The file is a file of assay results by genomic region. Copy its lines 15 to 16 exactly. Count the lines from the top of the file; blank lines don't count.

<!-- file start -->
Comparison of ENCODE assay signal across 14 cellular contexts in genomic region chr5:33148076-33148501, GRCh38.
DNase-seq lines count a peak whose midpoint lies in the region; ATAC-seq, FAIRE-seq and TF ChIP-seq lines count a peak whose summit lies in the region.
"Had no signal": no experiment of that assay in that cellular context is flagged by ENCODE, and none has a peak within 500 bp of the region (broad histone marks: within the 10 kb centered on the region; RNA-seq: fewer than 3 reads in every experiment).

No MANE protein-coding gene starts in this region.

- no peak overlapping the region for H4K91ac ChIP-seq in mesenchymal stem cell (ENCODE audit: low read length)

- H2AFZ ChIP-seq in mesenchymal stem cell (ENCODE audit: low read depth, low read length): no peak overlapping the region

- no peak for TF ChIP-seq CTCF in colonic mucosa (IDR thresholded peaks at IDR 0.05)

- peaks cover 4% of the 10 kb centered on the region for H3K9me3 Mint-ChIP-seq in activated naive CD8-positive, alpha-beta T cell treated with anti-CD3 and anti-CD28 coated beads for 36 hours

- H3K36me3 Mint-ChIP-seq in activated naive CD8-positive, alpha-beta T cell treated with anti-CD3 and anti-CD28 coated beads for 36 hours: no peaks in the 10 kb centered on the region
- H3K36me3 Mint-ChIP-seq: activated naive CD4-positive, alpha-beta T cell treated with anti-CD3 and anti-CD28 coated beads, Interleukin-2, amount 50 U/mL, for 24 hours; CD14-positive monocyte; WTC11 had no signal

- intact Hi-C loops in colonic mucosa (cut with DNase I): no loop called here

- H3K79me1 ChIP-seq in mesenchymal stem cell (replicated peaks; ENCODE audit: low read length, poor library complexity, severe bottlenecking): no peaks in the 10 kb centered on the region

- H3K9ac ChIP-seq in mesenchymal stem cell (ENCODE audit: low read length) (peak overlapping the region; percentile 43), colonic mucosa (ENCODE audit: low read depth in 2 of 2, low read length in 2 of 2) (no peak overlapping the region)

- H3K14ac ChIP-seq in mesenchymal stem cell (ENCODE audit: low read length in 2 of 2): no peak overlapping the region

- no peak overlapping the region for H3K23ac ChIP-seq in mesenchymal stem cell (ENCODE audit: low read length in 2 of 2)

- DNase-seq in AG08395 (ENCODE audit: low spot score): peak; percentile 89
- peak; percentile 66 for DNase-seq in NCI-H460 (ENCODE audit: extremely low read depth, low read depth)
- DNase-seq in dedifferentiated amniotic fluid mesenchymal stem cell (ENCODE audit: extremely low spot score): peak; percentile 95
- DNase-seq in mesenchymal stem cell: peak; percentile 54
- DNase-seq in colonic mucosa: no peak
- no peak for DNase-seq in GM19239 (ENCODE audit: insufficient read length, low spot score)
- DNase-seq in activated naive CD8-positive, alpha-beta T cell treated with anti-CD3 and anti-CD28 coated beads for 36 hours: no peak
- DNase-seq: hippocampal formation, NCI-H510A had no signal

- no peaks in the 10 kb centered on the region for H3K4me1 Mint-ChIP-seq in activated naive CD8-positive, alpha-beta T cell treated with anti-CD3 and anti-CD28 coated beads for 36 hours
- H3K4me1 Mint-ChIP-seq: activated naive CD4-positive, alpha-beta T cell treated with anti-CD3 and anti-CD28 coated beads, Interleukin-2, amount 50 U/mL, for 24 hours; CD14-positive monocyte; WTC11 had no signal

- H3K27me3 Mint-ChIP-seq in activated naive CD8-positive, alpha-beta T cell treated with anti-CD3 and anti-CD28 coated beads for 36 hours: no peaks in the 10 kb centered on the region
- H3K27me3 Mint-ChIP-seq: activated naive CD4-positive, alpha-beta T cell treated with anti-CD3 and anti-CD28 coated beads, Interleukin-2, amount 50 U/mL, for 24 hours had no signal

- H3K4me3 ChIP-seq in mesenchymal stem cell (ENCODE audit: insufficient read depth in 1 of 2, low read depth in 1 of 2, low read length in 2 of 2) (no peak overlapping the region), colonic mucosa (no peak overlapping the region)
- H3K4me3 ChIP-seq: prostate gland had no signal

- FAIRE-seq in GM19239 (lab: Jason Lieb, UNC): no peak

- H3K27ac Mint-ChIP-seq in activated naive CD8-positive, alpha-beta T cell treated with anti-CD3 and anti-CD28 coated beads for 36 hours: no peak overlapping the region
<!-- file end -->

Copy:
- no peak overlapping the region for H3K23ac ChIP-seq in mesenchymal stem cell (ENCODE audit: low read length in 2 of 2)

- DNase-seq in AG08395 (ENCODE audit: low spot score): peak; percentile 89